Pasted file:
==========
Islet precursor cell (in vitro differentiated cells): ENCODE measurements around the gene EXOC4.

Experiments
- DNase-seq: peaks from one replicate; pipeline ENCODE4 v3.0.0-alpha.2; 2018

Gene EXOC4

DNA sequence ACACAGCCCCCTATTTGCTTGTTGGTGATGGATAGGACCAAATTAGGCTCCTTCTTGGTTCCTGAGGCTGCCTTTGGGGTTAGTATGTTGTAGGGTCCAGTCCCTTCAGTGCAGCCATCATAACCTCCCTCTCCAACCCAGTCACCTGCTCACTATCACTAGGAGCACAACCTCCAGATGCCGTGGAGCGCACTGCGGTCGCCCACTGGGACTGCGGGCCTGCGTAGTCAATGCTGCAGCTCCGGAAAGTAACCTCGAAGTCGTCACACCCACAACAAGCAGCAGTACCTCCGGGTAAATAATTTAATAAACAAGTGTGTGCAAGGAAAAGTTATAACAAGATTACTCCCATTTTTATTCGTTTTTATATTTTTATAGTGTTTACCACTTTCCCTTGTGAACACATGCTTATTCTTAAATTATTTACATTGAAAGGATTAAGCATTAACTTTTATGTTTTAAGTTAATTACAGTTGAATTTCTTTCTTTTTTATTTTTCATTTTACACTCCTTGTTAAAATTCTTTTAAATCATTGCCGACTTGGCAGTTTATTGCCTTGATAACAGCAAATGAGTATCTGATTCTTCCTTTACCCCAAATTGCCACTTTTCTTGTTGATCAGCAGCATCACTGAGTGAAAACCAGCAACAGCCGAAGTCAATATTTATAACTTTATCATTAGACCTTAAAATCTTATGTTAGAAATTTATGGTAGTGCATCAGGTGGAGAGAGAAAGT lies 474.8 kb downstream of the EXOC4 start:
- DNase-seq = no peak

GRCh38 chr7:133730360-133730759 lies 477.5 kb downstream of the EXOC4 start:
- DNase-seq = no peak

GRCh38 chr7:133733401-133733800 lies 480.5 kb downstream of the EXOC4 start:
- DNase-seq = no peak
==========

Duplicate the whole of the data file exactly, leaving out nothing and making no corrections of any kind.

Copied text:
Islet precursor cell (in vitro differentiated cells): ENCODE measurements around the gene EXOC4.

Experiments
- DNase-seq: peaks from one replicate; pipeline ENCODE4 v3.0.0-alpha.2; 2018

Gene EXOC4

DNA sequence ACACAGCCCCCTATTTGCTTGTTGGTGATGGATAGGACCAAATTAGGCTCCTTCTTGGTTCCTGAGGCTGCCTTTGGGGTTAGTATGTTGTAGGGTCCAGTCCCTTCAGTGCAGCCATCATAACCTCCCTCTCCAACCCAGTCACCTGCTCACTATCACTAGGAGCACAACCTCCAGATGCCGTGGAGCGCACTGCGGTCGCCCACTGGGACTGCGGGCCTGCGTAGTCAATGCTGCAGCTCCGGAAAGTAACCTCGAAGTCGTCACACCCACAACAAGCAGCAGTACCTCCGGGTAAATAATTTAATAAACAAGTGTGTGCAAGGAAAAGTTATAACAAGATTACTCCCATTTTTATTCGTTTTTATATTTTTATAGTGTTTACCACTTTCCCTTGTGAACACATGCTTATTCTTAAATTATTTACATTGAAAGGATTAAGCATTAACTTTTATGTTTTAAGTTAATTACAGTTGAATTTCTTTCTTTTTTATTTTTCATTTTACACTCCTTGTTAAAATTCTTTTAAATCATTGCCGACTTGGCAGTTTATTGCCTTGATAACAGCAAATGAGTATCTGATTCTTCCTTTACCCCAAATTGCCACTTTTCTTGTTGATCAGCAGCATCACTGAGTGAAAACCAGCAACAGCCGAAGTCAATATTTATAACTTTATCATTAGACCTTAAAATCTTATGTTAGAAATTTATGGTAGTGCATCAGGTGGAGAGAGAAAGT lies 474.8 kb downstream of the EXOC4 start:
- DNase-seq = no peak

GRCh38 chr7:133730360-133730759 lies 477.5 kb downstream of the EXOC4 start:
- DNase-seq = no peak

GRCh38 chr7:133733401-133733800 lies 480.5 kb downstream of the EXOC4 start:
- DNase-seq = no peak